What's going on at Gitmo?

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JOE SKIPPER / REUTERS

IN THE BEDROOM: Each cell has a toilet and an arrow to Mecca

Even as allegations of Koran abuse at the U.S.'s naval base in Cuba were still making headlines, the Pentagon was bracing for a new storm as reporters last week sorted through several thousand pages of transcripts from tribunals in which detainees challenged their designation as enemy combatants. Earlier, as the government prepared to release the transcripts, as required by a Freedom of Information Act filing, military officials reviewed them, looking for "potentially controversial and embarrassing items" about which their superiors should be notified in advance, according to a Pentagon memo that TIME has seen. To make sense of the latest Gitmo controversies, here is a look at Guantanamo during the war on terrorism.

Who is held there? Since the first 20 prisoners were taken there from Afghanistan in January 2002, the U.S. has used its naval base in Cuba as its main holding area for suspected members of al-Qaeda and the Taliban. Some 750 detainees have passed through its gates at one time or another. Today it houses about 520, with the majority hailing from Saudi Arabia, Afghanistan or Yemen. The most recent batch of new prisoners arrived last September.

What is their status? The U.S. considers none of the detainees prisoners of war, which means they do not enjoy rights under the Geneva Convention, which protects pows from indefinite imprisonment and aggressive interrogation. Because the detainees allegedly targeted civilians and did not belong to a conventional army—or, in the case of the Taliban, did not serve under a legitimate government, in the U.S.'s view—Washington classifies them as unlawful or enemy combatants, a decision that numerous critics vehemently disagree with.

Can they appeal? Because Guantanamo is on foreign soil—leased from Cuba since 1903—the U.S. has argued that the detainees are beyond the reach of U.S. law. Last June, however, the U.S. Supreme Court ruled that prisoners have the right to challenge their captivity in federal court. Since then, some 150 detainees have filed petitions doing just that. The government has argued that the Combatant Status Review Tribunals—panels of three military officers that have been in place since last July—have given detainees all the due process to which they are entitled. Earlier this year a federal judge strongly disagreed, citing the fact that detainees were not allowed to have lawyers present at the review tribunals and were not privy to much of the evidence used against them. Another federal judge came down on the government's side. A case before a court of appeals in Washington is expected to decide the issue. Meanwhile, a recently declassified letter to military authorities obtained by TIME raises a new question about the tribunals. In the April 30 letter, lawyer Marc Falkoff, who represents Yemeni inmate Abdulmalik Abdulwahab Al-Rahabi, says statements made by an important witness against his client "appear to have been obtained by use of torture." Falkoff's letter says the witness is the same detainee whom FBI agents at Gitmo, in internal e-mails disclosed earlier this year, called #63 and who they said was intimidated with a dog and showed signs of "extreme psychological trauma" after being subjected to "intense isolation for over three months."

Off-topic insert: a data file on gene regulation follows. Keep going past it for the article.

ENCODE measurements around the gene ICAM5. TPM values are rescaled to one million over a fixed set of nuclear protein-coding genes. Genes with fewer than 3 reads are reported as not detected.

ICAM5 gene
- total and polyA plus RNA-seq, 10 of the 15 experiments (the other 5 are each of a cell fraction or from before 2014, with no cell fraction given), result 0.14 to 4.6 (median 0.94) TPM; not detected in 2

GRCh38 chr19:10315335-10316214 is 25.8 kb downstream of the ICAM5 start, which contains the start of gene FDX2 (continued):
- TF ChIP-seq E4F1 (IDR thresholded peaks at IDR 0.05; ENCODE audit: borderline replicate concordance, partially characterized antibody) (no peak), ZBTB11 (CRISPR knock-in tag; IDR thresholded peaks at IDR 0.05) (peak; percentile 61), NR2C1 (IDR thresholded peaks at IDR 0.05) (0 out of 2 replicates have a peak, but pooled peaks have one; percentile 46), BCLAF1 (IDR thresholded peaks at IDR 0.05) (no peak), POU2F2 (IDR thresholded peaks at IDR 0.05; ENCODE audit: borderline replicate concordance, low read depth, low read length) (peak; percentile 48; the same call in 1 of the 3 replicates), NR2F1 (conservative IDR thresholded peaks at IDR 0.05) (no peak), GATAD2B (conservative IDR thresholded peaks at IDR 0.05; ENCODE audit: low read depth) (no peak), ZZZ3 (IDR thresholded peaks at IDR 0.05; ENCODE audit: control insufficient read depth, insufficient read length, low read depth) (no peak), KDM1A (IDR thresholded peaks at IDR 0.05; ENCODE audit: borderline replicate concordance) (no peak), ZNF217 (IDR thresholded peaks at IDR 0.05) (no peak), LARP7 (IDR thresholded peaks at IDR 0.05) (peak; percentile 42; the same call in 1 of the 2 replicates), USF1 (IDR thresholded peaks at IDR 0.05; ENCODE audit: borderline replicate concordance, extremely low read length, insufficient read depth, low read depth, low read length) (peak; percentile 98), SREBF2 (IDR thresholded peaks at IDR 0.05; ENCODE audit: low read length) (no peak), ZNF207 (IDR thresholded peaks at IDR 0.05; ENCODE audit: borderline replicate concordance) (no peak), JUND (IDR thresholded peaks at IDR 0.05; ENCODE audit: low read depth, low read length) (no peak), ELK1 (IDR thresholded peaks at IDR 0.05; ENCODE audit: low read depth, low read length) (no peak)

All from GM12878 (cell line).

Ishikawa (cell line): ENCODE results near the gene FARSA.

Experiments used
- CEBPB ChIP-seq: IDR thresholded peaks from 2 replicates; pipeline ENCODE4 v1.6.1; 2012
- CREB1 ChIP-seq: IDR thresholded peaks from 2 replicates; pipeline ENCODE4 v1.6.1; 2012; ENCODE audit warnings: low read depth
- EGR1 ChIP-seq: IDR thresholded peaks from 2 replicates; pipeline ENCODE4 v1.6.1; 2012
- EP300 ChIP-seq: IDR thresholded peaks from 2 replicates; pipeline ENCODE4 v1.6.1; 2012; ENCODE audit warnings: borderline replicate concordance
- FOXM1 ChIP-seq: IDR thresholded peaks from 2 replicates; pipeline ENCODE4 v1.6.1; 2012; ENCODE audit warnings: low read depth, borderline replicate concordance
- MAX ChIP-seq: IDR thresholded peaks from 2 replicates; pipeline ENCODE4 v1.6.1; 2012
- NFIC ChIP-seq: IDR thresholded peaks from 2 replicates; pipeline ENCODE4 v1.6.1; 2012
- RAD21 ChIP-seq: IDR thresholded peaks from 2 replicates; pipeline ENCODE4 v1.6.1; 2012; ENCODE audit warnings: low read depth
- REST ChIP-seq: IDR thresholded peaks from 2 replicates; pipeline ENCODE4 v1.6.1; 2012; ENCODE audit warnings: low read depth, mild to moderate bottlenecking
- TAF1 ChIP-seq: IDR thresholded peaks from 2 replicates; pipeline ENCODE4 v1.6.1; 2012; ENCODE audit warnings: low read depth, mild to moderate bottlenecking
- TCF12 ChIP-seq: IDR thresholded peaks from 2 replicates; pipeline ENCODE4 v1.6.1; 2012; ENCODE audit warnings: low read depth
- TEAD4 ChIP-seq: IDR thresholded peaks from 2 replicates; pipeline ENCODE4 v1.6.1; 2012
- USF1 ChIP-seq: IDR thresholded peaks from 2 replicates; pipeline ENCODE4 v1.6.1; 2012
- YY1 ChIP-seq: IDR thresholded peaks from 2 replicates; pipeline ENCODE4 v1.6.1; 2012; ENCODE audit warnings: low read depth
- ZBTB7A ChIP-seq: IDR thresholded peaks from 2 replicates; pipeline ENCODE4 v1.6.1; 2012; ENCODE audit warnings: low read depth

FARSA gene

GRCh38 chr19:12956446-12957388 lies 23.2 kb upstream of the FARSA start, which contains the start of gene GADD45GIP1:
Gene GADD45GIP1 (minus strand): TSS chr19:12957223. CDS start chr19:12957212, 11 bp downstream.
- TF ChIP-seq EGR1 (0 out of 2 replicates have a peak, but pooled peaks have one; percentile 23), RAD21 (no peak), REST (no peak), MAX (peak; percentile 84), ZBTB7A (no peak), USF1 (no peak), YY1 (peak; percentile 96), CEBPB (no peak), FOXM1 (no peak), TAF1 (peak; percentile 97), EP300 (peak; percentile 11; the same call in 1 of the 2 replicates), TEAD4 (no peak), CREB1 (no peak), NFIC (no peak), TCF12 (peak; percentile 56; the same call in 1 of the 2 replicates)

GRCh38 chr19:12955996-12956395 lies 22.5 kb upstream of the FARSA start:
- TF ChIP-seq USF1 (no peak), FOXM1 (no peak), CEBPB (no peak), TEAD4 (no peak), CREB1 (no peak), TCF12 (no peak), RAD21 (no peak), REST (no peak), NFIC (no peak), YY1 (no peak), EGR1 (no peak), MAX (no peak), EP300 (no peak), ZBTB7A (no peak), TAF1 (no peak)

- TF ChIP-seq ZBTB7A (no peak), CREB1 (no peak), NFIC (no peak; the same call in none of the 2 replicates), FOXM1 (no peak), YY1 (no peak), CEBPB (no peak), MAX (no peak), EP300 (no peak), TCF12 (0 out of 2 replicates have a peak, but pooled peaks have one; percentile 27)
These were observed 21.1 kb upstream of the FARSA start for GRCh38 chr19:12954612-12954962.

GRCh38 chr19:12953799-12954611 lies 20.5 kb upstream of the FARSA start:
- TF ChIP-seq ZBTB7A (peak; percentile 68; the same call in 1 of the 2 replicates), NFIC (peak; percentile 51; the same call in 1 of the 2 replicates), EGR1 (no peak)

Who has been released? Over the past three years, 234 detainees have been permitted to leave Gitmo, but 67 were released on the condition that they be held by their home governments, including Pakistan, Britain, Morocco and Saudi Arabia. At least 12 of those set free are believed to have resumed terrorist activities, according to the Defense Department. The vast majority of those released were deemed to be no longer a threat or of any intelligence value. Since the U.S. started the review tribunals last fall, about 40 detainees have been or will be freed because they were found not to be enemy combatants after all.

Have detainees been abused? In its recently issued annual report on human rights, Amnesty International said Guantanamo had become the "gulag of our times." While disputing many of the detainees' allegations of beatings, sexual taunts and other mistreatment, the U.S. is nonetheless investigating them. One of those inquiries, the findings of which are expected to be issued soon by Air Force Lieut. General Randall Schmidt, was spurred by eyewitness accounts from FBI agents at Gitmo from mid-2002 to mid-2004. According to just-released memos, agents reported seeing captives shackled in a fetal position for 24 hours without food or water and left in their own excrement, another gagged with duct tape that covered much of his head and another who had torn out his hair after being chained all night in a hot room. Former Army Sergeant Erik Saar, who served at Gitmo and wrote Inside the Wire with TIME correspondent Viveca Novak, has described an instance in which a female interrogator smeared fake menstrual blood on a captive's face. It may have been a measure of how detainees are treated that when Army Specialist Sean Baker played the role of an inmate in a 2003 training exercise, he says he was beaten so badly by MPs, who did not know he was one of them, he now has seizures. The Army is investigating the incident, and Baker has filed suit against the government, seeking damages for his injuries.

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